Warrantless search of defendant’s car, which was located two blocks from the site where he was arrested, was not valid as a search incident to arrest, but was supported by probable cause. While monitoring a housing development via closed circuit television, police saw Johnson engage in a hand-to-hand drug sale. He then left the area in his car, but returned a short time later. When Johnson was about two blocks away from his car, he was arrested. No drugs or money were found on his person. Officers then drove to his car and saw a small bag of marijuana in it. The car was searched and drugs were found. The trial court denied Johnson’s suppression motion, finding that officers had probable cause to arrest him and to search his car for evidence. Johnson entered a plea to selling cocaine base, and admitted a prior strike conviction. He appealed the denial of his suppression motion. Held: Affirmed. Under the automobile exception to the warrant requirement, officers may search a vehicle if it is readily mobile and probable cause exists to believe it carries evidence of criminal activity. Here, officers saw Johnson sell one of several off-white, rock-like substances. However, when he was arrested, no drugs were found. Because Johnson had used his car after the drug sale but prior to his arrest, officers had a basis to believe that he left the other rocks in his car and that a search of the vehicle would yield evidence of criminal activity. This provided probable cause under the automobile exception to the prohibition against warrantless searches.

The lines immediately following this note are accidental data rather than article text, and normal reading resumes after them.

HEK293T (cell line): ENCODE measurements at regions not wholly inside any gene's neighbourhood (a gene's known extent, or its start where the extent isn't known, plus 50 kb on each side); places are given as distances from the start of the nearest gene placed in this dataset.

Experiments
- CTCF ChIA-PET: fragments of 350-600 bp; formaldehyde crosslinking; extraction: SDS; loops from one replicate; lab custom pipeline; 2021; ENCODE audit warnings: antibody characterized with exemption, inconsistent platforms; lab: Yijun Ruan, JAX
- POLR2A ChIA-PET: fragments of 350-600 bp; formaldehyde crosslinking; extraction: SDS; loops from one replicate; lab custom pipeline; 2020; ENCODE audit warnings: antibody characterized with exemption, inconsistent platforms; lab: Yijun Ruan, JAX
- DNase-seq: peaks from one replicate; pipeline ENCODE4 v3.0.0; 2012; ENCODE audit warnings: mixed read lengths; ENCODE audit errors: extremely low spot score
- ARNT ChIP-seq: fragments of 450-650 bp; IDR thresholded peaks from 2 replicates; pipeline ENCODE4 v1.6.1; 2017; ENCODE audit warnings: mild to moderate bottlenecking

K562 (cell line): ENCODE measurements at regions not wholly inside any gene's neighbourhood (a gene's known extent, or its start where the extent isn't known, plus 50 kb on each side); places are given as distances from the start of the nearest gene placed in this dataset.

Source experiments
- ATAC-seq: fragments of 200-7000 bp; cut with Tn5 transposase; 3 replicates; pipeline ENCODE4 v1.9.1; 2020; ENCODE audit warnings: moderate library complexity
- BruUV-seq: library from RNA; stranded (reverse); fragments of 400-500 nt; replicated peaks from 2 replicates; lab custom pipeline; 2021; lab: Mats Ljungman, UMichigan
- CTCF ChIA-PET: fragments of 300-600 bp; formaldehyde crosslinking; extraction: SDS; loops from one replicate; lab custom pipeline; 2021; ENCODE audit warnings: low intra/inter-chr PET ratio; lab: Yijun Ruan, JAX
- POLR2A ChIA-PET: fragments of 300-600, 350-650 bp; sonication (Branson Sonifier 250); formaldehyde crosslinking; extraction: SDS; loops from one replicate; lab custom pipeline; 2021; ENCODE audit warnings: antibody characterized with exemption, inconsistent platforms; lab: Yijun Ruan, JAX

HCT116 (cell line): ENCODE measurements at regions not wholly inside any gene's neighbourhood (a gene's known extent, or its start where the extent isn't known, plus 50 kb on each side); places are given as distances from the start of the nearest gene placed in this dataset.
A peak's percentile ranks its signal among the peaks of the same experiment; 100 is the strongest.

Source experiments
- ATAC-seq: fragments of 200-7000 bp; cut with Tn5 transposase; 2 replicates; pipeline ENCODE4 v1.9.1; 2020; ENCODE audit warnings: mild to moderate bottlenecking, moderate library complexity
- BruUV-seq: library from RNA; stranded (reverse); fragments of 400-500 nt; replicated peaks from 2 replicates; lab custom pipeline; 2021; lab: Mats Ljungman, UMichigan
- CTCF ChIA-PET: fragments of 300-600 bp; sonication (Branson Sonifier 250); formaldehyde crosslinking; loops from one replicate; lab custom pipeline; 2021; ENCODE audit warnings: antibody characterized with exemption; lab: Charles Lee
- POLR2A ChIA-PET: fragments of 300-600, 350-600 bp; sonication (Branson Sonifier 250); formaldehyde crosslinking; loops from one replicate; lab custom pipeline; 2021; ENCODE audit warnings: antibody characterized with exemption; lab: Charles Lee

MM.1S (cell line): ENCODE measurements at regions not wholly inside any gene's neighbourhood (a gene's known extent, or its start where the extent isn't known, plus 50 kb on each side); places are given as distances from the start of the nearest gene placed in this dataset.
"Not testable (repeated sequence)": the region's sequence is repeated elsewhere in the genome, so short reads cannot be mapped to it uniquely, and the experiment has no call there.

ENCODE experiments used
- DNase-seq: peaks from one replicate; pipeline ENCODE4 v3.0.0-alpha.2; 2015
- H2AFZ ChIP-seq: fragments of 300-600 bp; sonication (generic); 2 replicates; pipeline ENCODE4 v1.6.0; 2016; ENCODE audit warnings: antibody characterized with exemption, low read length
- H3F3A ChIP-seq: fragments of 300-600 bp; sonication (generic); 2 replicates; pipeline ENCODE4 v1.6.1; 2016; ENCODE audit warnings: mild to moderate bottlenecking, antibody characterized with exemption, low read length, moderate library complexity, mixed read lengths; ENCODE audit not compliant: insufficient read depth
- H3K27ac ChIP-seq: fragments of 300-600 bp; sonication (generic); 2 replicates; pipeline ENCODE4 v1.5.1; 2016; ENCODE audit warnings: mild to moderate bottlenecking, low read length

The search of defendant’s car was not a valid search incident to a recent occupant’s arrest. A search incident to lawful arrest is an exception to the rule prohibiting warrantless searches. It is reasonable for officers to search the arrestee’s person and areas within his reach to remove any available weapons and to seize evidence to prevent its destruction. (Chimel v. California (1969) 395 U.S. 752.) When the occupant of a vehicle is arrested, officers may search the passenger compartment of the vehicle as well as any containers therein (New York v. Belton (1981) 453 U.S. 454). This doctrine has been extended to “recent occupants” of vehicles if the arrestee is within reach of the vehicle, or the police believe the vehicle contains evidence relevant to the crime of arrest (Arizona v. Gant (2009) 556 U.S. 332). Because Johnson’s car was two blocks away from the site of his arrest, its search was not a valid search incident to arrest.
Although defendant’s trial attorney failed to renew the motion to suppress in the superior court, his search issue was not forfeited. A defendant may appeal the denial of his motion to suppress evidence after a guilty plea (Pen. Code, § 1538.5, subd. (m)). The failure to renew the motion after the filing of the information ordinarily forfeits the issue on appeal (People v. Lilienthal (1978) 22 Cal.3d 891, 896). However, Johnson was told by the trial court he could appeal the denial of his suppression motion and, because of this representation, the Attorney General did not argue the issue was forfeited.
The full opinion is available on the court’s website here: http://www.courts.ca.gov/opinions/documents/B282810.PDF